In a national case of police brutality out of Memphis, attorney Ben Crump referenced former Buffalo Police Officer Cariol Horne for her heroic actions in 2006.
“Cariol Horne was a black police officer,” Crump said. “She witnessed one of her fellow officers brutalizing a black citizen, and she tried to intervene, and got assaulted herself when she tried to stop. Because she intervened she was retaliated against.”
Cariol Horne was fired by the Buffalo Police Department after intervening when she says her patrol partner put a man in a chokehold and she tried to help the suspect.
“The only thing I did was grab his hand from around Neil Mack’s neck,” she said.
Horne was fired in 2008 for that, and it wasn’t until 2021 she was able to get her state pension.
During the 14 years since the incident in Buffalo, Horne says she worked to pass Cariol’s Law, which provides protection and the duty to intervene when officers post imminent threat to citizens.
“We want accountability. It has accountability. Any officer on the scene and sees wrongdoing they can intervene,” Horne said.
Horne says Cariol’s Law is on the state senate floor, and she wants it to be passed on a national level.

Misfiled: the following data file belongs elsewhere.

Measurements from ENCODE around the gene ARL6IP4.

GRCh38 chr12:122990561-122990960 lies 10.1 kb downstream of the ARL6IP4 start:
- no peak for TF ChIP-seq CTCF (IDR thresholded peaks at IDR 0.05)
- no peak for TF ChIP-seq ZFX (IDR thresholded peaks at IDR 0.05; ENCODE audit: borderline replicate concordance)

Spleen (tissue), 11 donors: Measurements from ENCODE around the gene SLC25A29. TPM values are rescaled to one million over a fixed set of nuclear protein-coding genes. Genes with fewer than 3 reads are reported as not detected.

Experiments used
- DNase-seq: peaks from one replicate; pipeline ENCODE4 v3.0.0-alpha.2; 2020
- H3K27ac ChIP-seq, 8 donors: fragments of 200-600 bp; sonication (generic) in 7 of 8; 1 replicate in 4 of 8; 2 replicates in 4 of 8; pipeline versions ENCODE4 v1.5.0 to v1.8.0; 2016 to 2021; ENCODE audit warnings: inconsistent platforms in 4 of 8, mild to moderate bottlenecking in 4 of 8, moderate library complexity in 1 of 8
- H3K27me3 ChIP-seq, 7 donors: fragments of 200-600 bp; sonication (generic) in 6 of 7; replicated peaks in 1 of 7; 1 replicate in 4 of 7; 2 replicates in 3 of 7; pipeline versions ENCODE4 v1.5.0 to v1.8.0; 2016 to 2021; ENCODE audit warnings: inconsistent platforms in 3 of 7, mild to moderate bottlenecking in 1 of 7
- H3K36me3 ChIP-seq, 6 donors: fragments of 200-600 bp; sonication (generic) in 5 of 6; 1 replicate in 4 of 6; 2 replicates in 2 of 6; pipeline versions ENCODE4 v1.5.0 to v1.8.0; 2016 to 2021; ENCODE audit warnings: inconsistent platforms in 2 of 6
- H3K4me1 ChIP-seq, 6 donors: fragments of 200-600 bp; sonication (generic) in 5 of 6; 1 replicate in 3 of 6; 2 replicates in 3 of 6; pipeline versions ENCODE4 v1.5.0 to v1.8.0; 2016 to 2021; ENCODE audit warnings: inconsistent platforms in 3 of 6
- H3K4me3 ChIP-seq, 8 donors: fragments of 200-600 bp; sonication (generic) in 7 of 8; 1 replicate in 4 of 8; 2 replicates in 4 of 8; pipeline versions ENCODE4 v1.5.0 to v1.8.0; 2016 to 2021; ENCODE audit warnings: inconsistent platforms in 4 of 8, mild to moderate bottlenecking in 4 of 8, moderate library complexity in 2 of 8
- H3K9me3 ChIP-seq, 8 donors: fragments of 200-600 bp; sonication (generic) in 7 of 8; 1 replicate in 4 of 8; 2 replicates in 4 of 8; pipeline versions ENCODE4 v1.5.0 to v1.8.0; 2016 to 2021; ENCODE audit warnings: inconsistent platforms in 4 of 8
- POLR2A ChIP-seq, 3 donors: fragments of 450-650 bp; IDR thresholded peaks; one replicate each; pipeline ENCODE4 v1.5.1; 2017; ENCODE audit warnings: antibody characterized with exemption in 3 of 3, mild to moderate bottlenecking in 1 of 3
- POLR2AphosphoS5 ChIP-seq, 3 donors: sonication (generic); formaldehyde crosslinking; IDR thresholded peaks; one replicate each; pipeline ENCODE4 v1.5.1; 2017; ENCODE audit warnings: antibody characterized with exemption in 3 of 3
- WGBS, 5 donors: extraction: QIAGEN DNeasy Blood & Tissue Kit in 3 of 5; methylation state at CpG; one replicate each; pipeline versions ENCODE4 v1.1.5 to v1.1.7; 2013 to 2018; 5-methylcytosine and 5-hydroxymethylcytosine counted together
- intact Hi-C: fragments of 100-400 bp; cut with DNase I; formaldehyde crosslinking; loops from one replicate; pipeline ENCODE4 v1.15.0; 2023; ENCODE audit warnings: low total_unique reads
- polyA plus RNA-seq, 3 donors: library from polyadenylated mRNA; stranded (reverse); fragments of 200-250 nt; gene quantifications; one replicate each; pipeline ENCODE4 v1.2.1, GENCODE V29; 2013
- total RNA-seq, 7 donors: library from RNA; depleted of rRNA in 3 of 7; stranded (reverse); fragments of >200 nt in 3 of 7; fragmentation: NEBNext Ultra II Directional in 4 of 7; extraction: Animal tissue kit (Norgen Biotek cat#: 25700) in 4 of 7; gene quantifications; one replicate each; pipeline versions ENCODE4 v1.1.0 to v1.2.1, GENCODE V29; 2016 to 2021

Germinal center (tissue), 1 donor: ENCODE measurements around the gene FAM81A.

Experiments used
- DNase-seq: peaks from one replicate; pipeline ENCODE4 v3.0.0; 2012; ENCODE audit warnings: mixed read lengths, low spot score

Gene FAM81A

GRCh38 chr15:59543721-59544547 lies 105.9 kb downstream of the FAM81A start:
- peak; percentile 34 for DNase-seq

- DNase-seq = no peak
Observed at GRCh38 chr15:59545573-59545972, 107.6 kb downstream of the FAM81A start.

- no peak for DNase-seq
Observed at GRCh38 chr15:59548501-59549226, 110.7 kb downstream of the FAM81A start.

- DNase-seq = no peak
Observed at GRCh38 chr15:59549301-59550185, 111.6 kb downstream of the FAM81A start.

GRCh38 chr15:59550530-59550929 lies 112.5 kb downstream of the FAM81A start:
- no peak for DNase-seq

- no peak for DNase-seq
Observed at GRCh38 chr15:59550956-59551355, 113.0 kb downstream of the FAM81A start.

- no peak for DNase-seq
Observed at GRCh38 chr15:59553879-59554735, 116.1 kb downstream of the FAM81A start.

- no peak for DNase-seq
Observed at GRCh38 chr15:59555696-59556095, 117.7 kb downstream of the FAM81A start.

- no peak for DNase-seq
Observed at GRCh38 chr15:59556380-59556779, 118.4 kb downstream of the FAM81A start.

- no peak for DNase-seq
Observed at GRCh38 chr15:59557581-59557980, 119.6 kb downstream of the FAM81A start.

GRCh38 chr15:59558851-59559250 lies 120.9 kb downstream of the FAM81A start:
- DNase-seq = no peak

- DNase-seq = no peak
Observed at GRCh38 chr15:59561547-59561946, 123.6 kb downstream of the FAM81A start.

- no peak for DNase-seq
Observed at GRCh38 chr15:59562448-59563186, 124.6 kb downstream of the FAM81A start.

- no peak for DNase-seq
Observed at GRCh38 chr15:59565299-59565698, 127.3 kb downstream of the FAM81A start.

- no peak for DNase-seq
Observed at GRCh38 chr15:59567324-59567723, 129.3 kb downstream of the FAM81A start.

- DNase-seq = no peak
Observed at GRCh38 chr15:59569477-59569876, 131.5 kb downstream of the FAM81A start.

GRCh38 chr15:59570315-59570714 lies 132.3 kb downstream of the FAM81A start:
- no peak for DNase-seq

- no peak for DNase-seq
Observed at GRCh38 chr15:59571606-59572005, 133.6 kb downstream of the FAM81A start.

She believes Cariol’s Law could have prevented what happened in Memphis.
But Horne’s intervention recently caught her on the wrong side of the law. According to DA John Flynn, Horne was arrested and arraigned today for attempting to prevent officers from making an arrest during the Buffalo Blizzard.
DA Flynn says on Christmas, when BPD officers were interviewing a suspect on Bailey, Horne tried to prevent the officers from doing their official duties, refused multiple orders by police to leave and at one point pushed an officer.
“I asked the officer to take the people already arrested for looting to take them off the ground,” Horne said. “It was triggering to see people arrested placed in the snow and ice when you’re arrested you don’t get placed snow and ice you get put in a cop car.”
Horne will be due back in court in march.
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